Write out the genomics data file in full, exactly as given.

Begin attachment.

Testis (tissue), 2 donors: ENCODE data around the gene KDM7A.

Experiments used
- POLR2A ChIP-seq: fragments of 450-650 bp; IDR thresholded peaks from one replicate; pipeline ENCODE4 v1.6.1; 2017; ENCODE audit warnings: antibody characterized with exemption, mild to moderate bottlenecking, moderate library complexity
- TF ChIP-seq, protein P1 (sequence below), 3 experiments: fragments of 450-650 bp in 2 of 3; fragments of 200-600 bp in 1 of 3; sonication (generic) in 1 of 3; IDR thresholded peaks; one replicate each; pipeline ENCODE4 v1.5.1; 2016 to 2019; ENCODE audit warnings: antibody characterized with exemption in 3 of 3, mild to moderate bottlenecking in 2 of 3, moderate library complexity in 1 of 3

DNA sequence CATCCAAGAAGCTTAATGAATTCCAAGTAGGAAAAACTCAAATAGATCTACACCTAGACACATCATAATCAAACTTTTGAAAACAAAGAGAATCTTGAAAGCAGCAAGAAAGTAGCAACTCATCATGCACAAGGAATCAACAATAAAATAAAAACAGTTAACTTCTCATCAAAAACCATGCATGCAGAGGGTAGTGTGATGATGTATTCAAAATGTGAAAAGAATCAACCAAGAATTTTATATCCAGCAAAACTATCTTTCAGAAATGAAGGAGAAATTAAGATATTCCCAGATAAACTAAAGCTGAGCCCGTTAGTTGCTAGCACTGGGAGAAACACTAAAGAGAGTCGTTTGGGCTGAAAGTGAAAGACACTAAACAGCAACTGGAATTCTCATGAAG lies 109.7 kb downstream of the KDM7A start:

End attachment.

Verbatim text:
Testis (tissue), 2 donors: ENCODE data around the gene KDM7A.

Experiments used
- POLR2A ChIP-seq: fragments of 450-650 bp; IDR thresholded peaks from one replicate; pipeline ENCODE4 v1.6.1; 2017; ENCODE audit warnings: antibody characterized with exemption, mild to moderate bottlenecking, moderate library complexity
- TF ChIP-seq, protein P1 (sequence below), 3 experiments: fragments of 450-650 bp in 2 of 3; fragments of 200-600 bp in 1 of 3; sonication (generic) in 1 of 3; IDR thresholded peaks; one replicate each; pipeline ENCODE4 v1.5.1; 2016 to 2019; ENCODE audit warnings: antibody characterized with exemption in 3 of 3, mild to moderate bottlenecking in 2 of 3, moderate library complexity in 1 of 3

DNA sequence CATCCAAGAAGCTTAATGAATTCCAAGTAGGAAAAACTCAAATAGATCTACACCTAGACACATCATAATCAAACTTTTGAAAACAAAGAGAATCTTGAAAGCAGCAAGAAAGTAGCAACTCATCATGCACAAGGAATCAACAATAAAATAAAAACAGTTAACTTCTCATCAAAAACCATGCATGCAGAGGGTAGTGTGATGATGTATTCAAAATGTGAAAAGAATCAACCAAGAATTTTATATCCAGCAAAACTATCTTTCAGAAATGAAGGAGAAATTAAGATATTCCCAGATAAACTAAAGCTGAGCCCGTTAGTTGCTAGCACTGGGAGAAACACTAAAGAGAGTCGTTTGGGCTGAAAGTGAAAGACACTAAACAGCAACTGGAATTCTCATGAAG lies 109.7 kb downstream of the KDM7A start: